Can a person really be economically coerced, or is it simply a choice? Was Cohen using the tapes for insurance or a way to blackmail President Trump? Can he be disbarred? In Maryland I don’t think you can record someone unless they know what your are doing. Peter From: "George H. Smith" To: "*Atlantis" Subject: ATL: Re: sophistry Date: Fri, 27 Jul 2001 01:29:41 -0500 a.d. smith wrote: "Recently, I was arguing with an anarcho-socialist friend about fundamental political and ethical principles. I had stated that I was opposed to the use of force in social relations (except in retaliation). He said that I was inconsistent in that I was not opposed to the use of "economic coercion" (e.g., the threat of firing someone) as well as physical force. I was wondering how my fellow Atlanteans would reply to this argument I think I did a fairly good job in elucidating the differences between physical force and "economic coercion," but I could have done better. What would you guys have said in this situation?” I find that well-constructed examples and counter-examples can sometimes communicate the distinction better than abstract arguments, or at least serve as an introduction to them. Many years ago, during a college seminar on Marxism, my professor gave the following popular example: Suppose I am stranded in the middle of the desert, and I run across the only oasis in my vicinity. It is privately owned, and the owner tells me that I must (a) work for him at fifty cents per hour, or (b) stay off his property. And since he is charging $5,000 for the food and water that are required to sustain my life during the remainder of my journey, this means that I am being economically coerced -- indeed, enslaved -- since I must either accept the offer or face certain death. I responded by changing one condition of the example. The same oasis owner has more money than he knows what to do with, so (as before) he tells me that I must take a job to earn my supplies, but he now offers me $10,000 per hour instead of fifty cents. So now I can earn what I need in 30 minutes (during which the owner, who is starved for intellectual companionship, only requests that I talk to him about philosophy) and even walk away with a handsome surplus. The professor then protested, "But that's not a realistic example." "Neither is your example," I replied, "but that's not the point. The purpose of the example is to isolate the key elements that generate what you call economic coercion. If your example, in which I am economically coerced to work for 50 cents an hour is valid, then so is my example where I am economically coerced to work for $10,000 per hour by discussing philosophy. I didn't change anything essential in the hypothetical; all I did was change some details, which should be irrelevant to the point you are making. So if you claim that my example doesn't qualify as economic coercion, then why doesn't it? I will die just as surely if I turn down the offer for $10,000 as if I refuse to work for fifty cents. What's the difference? According to your definition, I am being coerced in either case -- but it sounds a little strange to say that I am being 'forced' to work at the higher wage. You are loading the example in your favor by including very low wages, but the amount of the wage is immaterial to the point you wish to make. Surely the validity of your argument should not depend solely on its emotional appeal, so it should make equal sense to take about a wage-slave who is forced to discuss philosophy at $10,000 per hour." I don't remember my exact words, of course, but the preceding is a fair representation of my argument. It took the discussion in some interesting directions that might otherwise have been overlooked – such as whether the CEO of a multinational corporation is also economically "coerced" to accept his multi-million dollar salary -- and the discussion ended when the Marxist professor said, "Well, I'll have to give some additional thought to your example." That's about as close to an unconditional surrender as a student is ever likely to get from a professor. Ghs From: BBfromM To: atlantis Subject: Re: ATL: sophistry Date: Fri, 27 Jul 2001 04:40:33 EDT A. D. Smith wrote "Recently, I was arguing with an anarcho-socialist friend about fundamental political and ethical principles. I had stated that I was opposed to the use of force in social relations (except in retaliation). He said that I was inconsistent in that I was not opposed to the use of "economic coercion" (e.g., the threat of firing someone) as well as physical force.” There is no such thing as "economic coercion." We owe it to people not to use force against them; we do not owe it to them to supply them with employment nor to keep them employed if we do not choose to. People have a right to seek jobs; they do not have a right to *have* jobs if the employer finds them unsuitable. So to threaten an employee with firing is in no sense of the term "coercion." The job is not his by right, but only by the decision of the owner of the business. Barbara From: "a.d. smith" To: "George H. Smith" Subject: Re: ATL: Re: sophistry Date: Fri, 27 Jul 2001 05:06:07 -0400 (EDT) On Fri, 27 Jul 2001, George H. Smith wrote: The example of the oasis brings up my friend's second basic argument --- the possibility that first-comers may claim all the natural resources in an area to the detriment of people who arrive in the area later. These people may hold their property without improving or with mixing only a token portion of their labor with it.(I pointed that historically most examples of land speculation of this type were made possible by the state, but his point was that even in a stateless society, this type of engrossing could be possible. My reply was that under a system of competing governments, a protection agency that enforced an obviously illegitimate claim to unimproved natural resources would likely arose the anger of the community at large). From: "William Dwyer" To: Atlantis Subject: Re: ATL: Re: sophistry Date: Fri, 27 Jul 2001 09:34:02 -0700 a.d. smith wrote, >The example of the oasis brings up my friend's second basic argument --- the possibility that first-comers may claim all the natural resources in an area to the detriment of people who arrive in the area later. These people may hold their property without improving or with mixing only a token portion of their labor with it. > I fail to see how this is an argument against capitalism, since capitalism doesn't sanction this kind of unearned appropriation. In order to acquire property under capitalism, you need to mix your labor with a previously unowned resource, or acquire the property from its previous owner by mutual consent. Obviously, there are issues with regard to the specifics of acquiring previously unowned land, but these cannot form the basis of any serious argument against capitalism. I n any case, the Coase Theorem in economics (for which Ronald Coase was given the Nobel Prize) states that if property rights are clearly defined and transaction costs are low, resources will tend to flow towards their highest valued uses, regardless of who owns them. In other words, even assuming that people could appropriate land without mixing their labor with it, in a free-market economy, the land could be bid away in exchange for money. The highest bid would tend to reflect its most profitable uses, by reflecting what consumers would be most willing to spend their money on. Thus, under capitalism, it doesn't make a whole lot of difference how the property is initially acquired. It will eventually be allocated toward its most popular and desired uses. If laissez-faire capitalism existed in Latin America, for example, the large landed aristocracies would not last, because they would either be induced to sell their land at an exorbitant price, or to use it in ways that are the most profitable and consumer-friendly. Bill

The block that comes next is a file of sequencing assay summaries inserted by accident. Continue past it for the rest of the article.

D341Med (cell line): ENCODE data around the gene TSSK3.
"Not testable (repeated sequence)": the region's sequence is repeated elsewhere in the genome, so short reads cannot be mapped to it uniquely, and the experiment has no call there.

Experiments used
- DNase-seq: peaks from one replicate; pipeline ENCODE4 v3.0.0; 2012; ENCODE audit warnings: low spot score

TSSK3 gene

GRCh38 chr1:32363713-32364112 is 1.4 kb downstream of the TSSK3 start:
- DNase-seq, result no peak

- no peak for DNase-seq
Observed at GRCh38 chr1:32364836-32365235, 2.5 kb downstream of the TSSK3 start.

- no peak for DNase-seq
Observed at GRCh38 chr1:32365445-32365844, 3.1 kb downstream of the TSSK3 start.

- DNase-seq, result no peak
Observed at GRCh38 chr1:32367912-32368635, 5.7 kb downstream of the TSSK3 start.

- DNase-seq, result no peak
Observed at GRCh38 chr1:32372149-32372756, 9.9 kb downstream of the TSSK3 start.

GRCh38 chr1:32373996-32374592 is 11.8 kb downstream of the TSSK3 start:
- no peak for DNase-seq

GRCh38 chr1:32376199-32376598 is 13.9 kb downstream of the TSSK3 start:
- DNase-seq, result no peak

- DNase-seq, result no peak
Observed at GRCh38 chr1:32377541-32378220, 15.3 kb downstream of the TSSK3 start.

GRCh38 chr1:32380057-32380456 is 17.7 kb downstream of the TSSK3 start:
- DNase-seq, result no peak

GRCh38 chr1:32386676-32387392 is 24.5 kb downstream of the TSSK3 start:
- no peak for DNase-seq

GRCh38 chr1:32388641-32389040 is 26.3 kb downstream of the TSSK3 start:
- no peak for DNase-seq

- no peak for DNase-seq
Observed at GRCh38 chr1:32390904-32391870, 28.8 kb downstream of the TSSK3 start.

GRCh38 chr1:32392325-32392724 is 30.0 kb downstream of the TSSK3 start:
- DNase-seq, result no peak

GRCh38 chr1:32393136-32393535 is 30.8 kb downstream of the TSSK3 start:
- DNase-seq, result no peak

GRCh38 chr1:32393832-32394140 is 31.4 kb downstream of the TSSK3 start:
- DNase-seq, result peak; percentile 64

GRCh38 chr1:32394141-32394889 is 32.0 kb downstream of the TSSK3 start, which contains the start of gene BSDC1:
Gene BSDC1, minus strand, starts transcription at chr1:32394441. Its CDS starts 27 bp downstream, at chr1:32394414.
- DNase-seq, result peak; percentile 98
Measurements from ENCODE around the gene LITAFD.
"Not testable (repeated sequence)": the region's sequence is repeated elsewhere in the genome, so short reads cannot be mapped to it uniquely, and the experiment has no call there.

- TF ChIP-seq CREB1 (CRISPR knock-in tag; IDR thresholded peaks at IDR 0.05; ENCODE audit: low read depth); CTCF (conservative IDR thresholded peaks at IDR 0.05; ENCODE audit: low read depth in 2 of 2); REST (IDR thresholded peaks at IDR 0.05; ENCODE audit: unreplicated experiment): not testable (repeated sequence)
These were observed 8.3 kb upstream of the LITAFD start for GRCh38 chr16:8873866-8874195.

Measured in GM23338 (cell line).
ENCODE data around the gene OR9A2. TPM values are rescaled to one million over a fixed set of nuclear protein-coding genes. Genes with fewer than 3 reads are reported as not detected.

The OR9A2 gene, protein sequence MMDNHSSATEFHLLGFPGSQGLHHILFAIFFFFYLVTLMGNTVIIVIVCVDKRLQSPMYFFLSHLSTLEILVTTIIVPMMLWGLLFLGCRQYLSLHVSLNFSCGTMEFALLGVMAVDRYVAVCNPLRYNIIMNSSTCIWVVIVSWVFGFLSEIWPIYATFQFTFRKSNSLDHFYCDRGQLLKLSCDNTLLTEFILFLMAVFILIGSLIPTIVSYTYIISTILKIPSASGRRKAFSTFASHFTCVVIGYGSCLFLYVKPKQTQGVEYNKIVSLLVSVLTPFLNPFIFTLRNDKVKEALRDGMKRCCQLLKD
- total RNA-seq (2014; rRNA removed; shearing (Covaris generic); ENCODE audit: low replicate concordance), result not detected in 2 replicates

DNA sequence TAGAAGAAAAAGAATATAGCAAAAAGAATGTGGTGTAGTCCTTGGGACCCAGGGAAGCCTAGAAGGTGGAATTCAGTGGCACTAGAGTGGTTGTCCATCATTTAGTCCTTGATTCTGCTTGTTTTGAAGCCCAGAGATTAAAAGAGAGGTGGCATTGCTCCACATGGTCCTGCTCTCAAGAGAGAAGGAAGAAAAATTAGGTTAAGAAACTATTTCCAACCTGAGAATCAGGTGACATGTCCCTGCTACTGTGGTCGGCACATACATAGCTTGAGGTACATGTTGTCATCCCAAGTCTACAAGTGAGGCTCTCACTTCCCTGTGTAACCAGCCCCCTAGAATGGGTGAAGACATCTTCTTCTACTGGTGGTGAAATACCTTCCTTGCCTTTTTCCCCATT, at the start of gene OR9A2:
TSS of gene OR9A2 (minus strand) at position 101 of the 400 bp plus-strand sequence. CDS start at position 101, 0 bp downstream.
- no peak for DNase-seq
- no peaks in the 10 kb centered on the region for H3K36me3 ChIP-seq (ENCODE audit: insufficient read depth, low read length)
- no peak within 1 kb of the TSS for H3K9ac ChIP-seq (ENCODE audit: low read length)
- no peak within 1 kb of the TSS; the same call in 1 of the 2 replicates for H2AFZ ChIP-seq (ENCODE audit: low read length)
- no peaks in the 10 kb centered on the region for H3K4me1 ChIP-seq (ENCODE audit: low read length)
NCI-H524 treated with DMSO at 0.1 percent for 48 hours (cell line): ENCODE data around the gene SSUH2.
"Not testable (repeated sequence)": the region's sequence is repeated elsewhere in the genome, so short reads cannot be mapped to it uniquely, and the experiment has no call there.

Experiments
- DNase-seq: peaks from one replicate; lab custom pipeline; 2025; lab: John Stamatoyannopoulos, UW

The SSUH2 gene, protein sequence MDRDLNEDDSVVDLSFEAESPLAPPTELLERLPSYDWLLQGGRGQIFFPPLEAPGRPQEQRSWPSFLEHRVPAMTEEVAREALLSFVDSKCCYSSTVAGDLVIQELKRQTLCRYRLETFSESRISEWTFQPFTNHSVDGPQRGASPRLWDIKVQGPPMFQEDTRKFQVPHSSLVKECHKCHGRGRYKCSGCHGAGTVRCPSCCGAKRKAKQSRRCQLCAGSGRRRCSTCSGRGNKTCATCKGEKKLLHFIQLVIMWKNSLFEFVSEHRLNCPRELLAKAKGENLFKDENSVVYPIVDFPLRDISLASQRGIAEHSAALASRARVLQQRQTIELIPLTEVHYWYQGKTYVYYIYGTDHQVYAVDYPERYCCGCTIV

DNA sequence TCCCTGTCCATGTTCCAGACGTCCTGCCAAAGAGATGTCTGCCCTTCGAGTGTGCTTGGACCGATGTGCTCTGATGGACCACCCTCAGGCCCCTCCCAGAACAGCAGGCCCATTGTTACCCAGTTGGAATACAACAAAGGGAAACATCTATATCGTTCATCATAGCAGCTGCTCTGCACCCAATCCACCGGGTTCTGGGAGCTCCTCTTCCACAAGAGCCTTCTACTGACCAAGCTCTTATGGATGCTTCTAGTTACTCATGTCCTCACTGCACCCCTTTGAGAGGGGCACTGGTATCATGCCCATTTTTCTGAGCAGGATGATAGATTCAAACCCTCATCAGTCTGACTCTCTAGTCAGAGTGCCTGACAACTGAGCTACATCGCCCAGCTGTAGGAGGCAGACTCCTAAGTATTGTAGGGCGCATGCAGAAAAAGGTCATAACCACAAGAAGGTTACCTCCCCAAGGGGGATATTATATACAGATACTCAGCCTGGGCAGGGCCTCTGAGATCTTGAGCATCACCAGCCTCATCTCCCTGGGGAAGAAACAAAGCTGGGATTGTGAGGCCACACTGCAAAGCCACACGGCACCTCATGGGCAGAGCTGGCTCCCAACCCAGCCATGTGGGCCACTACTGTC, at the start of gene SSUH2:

48. 2 points